With his visit to Saudi Arabia, Dr Singh has re-emphasised that when it comes to the Gulf, Iran will not be the focus of Indian foreign policy, writes Harsh V Pant.
Prime Minster Manmohan Singh visited Saudi Arabia earlier this month after a gap of 28 years and promptly elevated the Indo-Saudi relationship to a 'strategic partnership'. In the last few years India's policy toward the Gulf region has often been viewed through the prism of India-Iran relations. The international community and the West in particular has been obsessed with New Delhi's ties with Tehran and has tended to ignore India's much more substantive engagement with the Arab Gulf states. Notwithstanding all the hype surrounding India's ties with Iran, they remain largely under-developed even as the significant stakes that India has in the Arab Gulf often go unnoticed.
With his visit to Saudi Arabia, Dr Singh has re-emphasised that when it comes to the Gulf, Iran will not be the focus of Indian foreign policy.
India managed to finalise not just an extradition treaty with the Saudis, but also an Agreement on Transfer of Sentenced Prisoners. These would allow India to rescue its citizens under death sentences in Saudi Arabia. Equally significant is the Saudi commitment to double the crude oil supply to India and forge an energy partnership with India. The Saudis have also indicated that they would be willing to use their leverage on Pakistan to cease its policy of using violent extremism as an instrument of its foreign policy against India.
The Saudi King had visited India in 2006 with much fanfare. It was also a signal to the broader Gulf Cooperation Council community to build stronger partnership with India. India's engagements with the GCC states have gathered momentum in the last few years even though India-Iran ties have continued to hog all the limelight. India's desire to secure energy supplies as well as to consolidate economic and trade relations and the 'Look East' policy of the Gulf states has allowed the two to carve a much more substantive relationship than in the past.
While India is not a Muslim-majority country, it still hosts the second-largest Muslim population in the world, a constituency that remains interested in Saudi Arabia as the site of the holy shrines at Mecca and Medina. Indians are the largest expatriate community in the GCC states, numbering around 4 to 5 million. Indian expatriate labour constitutes around 30 percent of the total population of the UAE and they have significant presence in Bahrain, Oman, and Qatar.
The economic dimension of India's Gulf policy has become more pronounced in recent years. As a group, the GCC is India's second largest trading partner. It is the largest single origin of imports into India and the second largest destination for exports from India. Bilateral trade between India and the GCC is expected to rise above $25 billion this year. The global financial meltdown and recessionary trends in the US and Europe is prompting India to turn to Gulf states sitting on huge resources looking for investment opportunities.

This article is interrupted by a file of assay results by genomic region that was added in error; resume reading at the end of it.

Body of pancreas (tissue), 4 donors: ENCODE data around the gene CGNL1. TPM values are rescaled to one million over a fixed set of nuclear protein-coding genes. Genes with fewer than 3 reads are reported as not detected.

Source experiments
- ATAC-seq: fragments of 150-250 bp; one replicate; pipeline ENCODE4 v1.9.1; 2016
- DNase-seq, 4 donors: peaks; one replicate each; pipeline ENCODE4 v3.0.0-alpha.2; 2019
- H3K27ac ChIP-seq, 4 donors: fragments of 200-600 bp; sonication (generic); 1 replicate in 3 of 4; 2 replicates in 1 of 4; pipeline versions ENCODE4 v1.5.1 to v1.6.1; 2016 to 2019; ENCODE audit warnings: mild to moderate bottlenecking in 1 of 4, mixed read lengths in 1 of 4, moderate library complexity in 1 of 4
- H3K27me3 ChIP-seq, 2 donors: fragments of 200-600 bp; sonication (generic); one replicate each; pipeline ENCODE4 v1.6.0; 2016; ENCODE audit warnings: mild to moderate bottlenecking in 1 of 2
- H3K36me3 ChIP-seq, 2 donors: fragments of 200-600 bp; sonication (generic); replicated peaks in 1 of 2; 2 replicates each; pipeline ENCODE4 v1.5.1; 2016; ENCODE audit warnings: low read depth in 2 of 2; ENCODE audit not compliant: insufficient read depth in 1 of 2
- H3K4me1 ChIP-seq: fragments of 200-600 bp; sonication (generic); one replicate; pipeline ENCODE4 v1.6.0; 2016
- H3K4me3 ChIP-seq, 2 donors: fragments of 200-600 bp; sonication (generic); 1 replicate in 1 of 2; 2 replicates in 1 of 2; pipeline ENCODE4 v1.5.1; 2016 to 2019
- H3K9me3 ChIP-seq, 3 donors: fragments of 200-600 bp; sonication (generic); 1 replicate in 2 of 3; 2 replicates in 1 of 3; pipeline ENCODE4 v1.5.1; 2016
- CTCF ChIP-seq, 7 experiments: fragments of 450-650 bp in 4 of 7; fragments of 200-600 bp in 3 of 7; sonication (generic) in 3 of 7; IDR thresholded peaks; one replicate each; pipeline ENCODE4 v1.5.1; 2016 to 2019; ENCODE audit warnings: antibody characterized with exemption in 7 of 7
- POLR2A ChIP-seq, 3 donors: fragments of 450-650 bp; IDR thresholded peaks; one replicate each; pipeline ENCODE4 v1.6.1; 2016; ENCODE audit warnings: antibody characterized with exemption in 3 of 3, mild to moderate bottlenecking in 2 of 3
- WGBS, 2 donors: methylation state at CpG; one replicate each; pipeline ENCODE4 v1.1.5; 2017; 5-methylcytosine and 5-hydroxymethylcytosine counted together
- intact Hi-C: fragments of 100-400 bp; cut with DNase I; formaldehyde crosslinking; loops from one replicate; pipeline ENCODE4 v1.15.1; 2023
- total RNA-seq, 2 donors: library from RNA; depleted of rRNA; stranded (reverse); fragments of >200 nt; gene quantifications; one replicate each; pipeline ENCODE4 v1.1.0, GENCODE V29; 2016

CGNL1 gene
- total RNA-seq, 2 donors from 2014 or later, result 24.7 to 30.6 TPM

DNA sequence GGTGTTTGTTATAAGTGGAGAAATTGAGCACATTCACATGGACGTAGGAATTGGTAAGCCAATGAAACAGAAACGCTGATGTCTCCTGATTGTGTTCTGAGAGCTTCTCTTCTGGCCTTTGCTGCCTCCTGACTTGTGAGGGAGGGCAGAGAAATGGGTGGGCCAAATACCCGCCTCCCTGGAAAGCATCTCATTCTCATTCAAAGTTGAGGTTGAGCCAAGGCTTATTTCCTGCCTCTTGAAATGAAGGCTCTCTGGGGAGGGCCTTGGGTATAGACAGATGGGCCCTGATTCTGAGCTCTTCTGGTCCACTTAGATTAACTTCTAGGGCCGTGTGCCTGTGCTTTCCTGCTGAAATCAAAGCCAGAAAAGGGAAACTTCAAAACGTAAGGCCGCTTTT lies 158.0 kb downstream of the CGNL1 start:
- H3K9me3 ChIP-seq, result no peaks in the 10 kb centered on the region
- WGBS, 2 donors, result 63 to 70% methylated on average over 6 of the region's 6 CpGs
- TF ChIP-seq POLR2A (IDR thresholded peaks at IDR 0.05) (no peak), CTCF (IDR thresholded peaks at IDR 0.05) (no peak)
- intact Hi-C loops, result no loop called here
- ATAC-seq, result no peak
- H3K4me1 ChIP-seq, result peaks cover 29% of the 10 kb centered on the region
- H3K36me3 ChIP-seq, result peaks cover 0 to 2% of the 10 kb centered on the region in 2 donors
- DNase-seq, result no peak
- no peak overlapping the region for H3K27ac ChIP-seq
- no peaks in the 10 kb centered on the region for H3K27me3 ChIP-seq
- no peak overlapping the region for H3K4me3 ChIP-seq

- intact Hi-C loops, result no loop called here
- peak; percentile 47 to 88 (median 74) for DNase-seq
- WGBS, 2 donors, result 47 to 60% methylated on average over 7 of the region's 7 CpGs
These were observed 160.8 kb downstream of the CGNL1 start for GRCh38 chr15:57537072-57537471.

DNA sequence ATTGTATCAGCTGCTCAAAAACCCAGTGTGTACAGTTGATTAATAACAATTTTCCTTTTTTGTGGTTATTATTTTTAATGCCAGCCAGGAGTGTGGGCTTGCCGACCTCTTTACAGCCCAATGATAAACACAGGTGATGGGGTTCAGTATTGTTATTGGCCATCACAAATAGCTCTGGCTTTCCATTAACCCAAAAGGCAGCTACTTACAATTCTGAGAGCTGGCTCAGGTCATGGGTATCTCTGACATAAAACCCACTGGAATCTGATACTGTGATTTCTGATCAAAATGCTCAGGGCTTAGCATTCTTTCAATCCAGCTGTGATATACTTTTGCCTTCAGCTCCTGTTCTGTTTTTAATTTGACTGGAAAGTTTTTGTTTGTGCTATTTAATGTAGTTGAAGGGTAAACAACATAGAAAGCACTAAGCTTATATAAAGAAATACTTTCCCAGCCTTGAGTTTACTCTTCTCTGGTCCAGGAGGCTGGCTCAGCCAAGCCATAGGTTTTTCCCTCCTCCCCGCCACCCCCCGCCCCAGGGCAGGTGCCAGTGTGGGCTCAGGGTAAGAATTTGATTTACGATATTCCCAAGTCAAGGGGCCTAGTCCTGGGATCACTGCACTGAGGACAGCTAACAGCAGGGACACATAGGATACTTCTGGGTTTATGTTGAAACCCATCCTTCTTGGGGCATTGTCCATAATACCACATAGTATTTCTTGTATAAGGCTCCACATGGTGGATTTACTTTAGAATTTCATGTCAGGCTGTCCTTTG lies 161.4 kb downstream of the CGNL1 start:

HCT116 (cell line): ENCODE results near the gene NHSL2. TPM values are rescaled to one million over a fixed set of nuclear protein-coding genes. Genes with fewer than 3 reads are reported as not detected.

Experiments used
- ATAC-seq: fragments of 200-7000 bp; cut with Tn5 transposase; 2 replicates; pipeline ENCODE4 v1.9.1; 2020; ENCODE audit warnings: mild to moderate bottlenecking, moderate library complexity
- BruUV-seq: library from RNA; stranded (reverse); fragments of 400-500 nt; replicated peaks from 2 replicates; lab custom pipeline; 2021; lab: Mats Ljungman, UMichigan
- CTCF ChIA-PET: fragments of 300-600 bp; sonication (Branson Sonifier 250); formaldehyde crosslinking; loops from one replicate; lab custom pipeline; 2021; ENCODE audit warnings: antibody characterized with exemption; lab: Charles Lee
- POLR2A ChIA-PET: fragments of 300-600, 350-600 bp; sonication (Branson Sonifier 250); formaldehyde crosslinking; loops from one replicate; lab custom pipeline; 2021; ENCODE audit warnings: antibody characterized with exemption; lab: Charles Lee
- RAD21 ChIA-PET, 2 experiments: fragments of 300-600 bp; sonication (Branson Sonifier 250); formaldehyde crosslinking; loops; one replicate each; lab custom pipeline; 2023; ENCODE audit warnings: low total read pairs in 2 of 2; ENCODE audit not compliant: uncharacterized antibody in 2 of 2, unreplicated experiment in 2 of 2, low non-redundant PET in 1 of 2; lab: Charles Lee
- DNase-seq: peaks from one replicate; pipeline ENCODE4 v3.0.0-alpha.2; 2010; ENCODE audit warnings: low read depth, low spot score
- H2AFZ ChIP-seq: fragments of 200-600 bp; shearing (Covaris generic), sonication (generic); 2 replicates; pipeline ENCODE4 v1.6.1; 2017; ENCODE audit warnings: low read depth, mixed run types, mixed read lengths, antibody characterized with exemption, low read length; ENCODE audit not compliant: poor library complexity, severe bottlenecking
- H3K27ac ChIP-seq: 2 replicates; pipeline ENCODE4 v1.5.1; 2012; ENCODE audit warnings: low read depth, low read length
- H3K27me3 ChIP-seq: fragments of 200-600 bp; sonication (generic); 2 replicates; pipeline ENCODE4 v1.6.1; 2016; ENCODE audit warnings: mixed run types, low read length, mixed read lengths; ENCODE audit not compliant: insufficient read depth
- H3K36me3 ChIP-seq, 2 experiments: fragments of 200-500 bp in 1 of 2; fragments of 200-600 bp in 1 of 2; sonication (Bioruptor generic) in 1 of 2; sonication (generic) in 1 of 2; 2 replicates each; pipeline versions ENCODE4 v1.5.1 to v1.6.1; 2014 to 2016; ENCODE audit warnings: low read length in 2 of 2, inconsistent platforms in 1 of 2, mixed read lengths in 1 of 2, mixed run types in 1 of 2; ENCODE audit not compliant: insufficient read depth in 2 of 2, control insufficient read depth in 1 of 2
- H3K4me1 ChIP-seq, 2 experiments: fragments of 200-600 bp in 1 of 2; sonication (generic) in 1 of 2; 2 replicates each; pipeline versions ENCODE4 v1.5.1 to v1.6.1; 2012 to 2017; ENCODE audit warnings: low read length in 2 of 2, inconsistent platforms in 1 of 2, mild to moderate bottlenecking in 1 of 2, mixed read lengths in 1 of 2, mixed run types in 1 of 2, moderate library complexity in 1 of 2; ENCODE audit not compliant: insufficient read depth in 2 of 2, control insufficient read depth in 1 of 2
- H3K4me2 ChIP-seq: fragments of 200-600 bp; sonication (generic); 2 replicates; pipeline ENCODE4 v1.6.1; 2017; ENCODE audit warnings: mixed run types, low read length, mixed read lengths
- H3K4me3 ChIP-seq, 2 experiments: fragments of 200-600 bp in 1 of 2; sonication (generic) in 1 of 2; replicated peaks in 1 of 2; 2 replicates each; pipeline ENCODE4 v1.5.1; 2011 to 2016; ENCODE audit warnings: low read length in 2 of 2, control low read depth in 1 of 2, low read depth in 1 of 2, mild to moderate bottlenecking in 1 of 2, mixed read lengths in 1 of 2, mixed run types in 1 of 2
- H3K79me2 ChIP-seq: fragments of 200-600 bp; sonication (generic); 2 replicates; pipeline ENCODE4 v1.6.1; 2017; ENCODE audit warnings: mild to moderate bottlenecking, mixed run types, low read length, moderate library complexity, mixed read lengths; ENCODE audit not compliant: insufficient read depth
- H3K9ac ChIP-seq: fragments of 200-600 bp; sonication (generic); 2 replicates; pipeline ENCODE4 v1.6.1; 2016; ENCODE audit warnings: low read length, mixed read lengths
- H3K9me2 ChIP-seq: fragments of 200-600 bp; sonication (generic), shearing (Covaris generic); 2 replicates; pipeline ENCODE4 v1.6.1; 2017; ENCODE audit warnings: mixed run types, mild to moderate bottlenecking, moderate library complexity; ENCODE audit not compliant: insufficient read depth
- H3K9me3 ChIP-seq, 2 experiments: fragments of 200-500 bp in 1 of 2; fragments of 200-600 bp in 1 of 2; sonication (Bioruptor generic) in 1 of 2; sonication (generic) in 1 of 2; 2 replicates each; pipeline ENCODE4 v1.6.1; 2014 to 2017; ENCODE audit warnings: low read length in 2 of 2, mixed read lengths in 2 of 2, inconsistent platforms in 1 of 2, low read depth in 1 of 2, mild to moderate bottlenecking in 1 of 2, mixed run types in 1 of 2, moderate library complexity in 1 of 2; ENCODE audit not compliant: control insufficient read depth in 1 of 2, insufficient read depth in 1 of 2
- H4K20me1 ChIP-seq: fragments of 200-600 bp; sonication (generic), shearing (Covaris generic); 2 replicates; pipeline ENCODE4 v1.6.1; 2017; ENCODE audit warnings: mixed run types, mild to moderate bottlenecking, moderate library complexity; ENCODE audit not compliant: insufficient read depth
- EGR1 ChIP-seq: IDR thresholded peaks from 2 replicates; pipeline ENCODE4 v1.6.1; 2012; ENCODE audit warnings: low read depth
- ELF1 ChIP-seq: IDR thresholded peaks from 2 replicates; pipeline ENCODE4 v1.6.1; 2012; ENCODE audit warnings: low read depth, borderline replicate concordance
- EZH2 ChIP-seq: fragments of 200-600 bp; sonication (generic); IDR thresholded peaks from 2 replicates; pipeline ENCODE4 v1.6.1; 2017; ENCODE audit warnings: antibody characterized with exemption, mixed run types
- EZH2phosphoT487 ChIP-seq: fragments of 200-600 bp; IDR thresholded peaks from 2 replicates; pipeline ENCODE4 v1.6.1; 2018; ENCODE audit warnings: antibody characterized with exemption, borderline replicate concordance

India is hoping that major GCC states such as Saudi Arabia, UAE and Oman would participate in India's planned expansion of infrastructure. The Gulf states meanwhile are interested in human resource from India to develop sectors as varied as information technology, construction, transportation and services.
With an economy that is projected to grow at a rate of 7-8 percent over the next two decades, meeting its rapidly increasing demand for energy in one the biggest challenges facing India. Burgeoning population, coupled with rapid economic growth and industrialisation has propelled India into becoming the world's fifth largest energy consumer in the world. Energy is clearly the driving force in Gulf-India relations.
Riyadh is the chief supplier of oil to India's booming economy, and India is now the fourth largest recipient of Saudi oil after China, the United States, and Japan. India's crude oil imports from the Saudi kingdom will likely double in the next 20 years.
India's trade and energy security is inextricably linked to the security of the Straits of Hormuz and Bab el-Mandeb. With this in mind, the Indian Navy regularly visits Gulf ports and training with regional states.
In recent years, the Indian Navy has made port calls and undertaken a series of naval exercises with a number of Gulf states thereby lending its hand to Indian diplomacy in expanding India's reach in the region. India is cultivating close security ties with major GCC countries such as the UAE, Qatar, Oman and Bahrain with the focus shifting from naval ship visits and training exchange programmes to possible joint development and manufacture of sophisticated military hardware.
Tehran's nuclear drive and Iranian President Mahmoud Ahmadinejad's aggressive rhetoric is raising anxiety in the Gulf about a resurgent Iran. During his visit the Indian prime minister joined the Saudi King in asking Tehran "to remove regional and international doubts about its nuclear weapons programme." The security consequences of a rising Iran are hugely significant for the Arab Gulf states even as India has made it clear that a nuclear Iran is not in Indian interests either.
As the regional balance of power between Arabia and Persia threatens to unravel, Dr Singh's visit to the region has underlined India's desire to see the extant balance of power in the region stabilise. Given India's growing stakes in the Gulf, it is not surprising why this should be the case.
Harsh V Pant teaches at King's College, London.